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Persistent left superior vena cava (PLSVC) is the most common congenital thoracic venous anomaly with a prevalence of 0.3–0.5%.1, 2, 3, 4 PLSVC can be associated with other cardiovascular abnormalities such as atrial septal defect, bicuspid aortic valve, coarctation of aorta, coronary sinus ostial atresia, and cor triatriatum.5 A 81-year-old male was admitted to syncope and palpitation. He had history of hypertension and paroxysmal atrial fibrillation. Physical examination was normal. Cranial MRI was normal. 2D and 4D transthoracic echocardiography revealed normal findings except moderate mitral regurgitation and a hugely dilated coronary sinus suggestive of a PLSVC in apical 4-chamber view (Fig. 1). Agitated saline contrast study from the left antecubital vein demonstrated prior contrast enhancement of this giant coronary sinus before the right atrium on 2D and 4D transthoracic echocardiography (Fig. 2). We thought his syncope attack due to orthostatic hypotension. The patient was discharged with warfarin, angiotensin-converting enzyme inhibitor, and beta-blocker.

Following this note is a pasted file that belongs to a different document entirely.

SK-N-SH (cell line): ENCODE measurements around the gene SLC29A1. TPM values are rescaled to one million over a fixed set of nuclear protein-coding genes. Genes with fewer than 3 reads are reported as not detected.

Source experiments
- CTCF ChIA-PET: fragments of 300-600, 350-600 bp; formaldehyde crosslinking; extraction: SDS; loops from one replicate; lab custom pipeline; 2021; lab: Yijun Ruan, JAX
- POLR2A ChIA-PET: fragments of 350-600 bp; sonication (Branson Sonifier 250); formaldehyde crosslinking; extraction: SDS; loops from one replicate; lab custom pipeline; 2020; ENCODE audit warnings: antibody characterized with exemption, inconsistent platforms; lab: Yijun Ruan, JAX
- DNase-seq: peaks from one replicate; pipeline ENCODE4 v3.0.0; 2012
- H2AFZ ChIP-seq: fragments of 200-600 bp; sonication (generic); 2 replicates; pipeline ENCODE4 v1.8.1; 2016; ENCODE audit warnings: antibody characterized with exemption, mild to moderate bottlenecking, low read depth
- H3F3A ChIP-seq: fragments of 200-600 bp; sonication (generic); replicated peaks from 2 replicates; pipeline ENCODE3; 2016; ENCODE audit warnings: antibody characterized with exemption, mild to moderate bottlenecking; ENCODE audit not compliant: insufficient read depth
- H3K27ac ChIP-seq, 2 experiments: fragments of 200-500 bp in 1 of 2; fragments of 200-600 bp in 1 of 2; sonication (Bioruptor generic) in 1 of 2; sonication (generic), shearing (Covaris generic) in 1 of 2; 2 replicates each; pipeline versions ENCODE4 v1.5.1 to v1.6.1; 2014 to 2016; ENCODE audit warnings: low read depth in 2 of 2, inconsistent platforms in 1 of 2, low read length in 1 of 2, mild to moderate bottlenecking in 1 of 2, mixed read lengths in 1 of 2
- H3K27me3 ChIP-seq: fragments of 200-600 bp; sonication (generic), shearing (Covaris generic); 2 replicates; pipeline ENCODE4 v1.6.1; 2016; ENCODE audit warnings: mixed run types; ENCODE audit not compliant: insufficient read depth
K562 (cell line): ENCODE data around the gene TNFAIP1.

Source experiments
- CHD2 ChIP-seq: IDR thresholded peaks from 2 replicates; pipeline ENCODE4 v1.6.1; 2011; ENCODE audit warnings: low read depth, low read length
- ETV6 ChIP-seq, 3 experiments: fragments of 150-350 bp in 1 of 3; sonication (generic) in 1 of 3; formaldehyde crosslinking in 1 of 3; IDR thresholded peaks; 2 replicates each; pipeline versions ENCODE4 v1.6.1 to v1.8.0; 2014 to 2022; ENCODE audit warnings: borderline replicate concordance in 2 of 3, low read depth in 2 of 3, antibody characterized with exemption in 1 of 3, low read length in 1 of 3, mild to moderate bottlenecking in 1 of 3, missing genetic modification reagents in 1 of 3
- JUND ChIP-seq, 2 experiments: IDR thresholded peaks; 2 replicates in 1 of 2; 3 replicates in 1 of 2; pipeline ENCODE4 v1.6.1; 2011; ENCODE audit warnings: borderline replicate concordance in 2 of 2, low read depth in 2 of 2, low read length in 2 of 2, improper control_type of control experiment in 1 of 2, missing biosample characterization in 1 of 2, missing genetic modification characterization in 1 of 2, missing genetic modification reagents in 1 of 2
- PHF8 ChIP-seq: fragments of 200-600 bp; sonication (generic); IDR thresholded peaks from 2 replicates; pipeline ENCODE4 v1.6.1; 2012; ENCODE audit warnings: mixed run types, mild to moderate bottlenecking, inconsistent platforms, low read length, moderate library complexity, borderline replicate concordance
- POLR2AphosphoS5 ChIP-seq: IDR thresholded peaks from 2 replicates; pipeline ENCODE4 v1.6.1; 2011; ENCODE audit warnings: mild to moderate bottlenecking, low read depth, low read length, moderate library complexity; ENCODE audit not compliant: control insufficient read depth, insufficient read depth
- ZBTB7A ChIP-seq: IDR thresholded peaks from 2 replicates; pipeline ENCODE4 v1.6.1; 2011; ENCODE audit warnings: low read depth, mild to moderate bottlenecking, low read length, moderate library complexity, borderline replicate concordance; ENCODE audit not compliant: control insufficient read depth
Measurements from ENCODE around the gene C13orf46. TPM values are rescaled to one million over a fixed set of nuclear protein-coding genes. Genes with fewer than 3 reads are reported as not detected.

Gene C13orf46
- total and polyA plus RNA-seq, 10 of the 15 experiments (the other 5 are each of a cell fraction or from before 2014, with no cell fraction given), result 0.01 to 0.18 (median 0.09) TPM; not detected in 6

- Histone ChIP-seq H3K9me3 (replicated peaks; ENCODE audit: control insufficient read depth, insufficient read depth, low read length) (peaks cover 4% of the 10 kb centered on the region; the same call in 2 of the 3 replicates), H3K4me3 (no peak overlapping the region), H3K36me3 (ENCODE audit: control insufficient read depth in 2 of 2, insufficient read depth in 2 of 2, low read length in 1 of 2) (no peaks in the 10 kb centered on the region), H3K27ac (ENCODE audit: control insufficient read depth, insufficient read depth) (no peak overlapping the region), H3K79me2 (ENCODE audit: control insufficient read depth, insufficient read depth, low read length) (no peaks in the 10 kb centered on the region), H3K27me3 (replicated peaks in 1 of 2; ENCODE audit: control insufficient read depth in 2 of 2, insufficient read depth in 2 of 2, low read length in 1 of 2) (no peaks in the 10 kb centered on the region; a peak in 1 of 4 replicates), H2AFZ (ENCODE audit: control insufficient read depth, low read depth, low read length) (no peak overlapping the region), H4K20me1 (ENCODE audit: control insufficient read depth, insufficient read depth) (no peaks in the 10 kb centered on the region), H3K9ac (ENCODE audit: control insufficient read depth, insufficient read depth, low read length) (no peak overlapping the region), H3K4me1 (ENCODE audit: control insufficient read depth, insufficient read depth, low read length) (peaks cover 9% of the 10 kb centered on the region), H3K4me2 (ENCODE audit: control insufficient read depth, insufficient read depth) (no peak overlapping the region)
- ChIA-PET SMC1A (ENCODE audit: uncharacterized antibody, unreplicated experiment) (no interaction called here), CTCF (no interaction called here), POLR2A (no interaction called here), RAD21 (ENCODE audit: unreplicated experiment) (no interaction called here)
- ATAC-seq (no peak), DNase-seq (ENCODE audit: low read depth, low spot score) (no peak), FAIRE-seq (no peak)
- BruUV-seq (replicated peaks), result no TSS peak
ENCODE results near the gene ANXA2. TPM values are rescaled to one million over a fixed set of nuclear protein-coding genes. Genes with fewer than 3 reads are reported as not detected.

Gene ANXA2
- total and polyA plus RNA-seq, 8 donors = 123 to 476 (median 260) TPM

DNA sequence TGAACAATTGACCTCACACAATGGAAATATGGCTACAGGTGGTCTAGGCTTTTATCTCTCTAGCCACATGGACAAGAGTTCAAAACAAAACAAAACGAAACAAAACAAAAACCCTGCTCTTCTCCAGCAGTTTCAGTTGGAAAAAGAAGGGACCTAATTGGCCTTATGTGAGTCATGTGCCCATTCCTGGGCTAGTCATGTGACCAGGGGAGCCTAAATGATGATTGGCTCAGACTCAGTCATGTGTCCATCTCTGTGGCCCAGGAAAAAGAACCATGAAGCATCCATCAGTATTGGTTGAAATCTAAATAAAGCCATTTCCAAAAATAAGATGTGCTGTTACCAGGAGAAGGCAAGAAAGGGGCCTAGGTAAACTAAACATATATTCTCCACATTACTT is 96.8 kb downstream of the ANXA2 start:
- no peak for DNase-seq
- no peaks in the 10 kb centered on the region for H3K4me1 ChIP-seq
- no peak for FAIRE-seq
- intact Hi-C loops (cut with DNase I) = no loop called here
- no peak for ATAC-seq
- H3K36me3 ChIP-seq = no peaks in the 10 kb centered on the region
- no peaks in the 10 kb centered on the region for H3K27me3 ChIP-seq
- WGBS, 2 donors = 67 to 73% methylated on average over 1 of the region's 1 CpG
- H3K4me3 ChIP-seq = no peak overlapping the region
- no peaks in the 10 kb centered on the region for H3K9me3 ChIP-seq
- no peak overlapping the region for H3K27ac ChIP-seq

The authors have none to declare.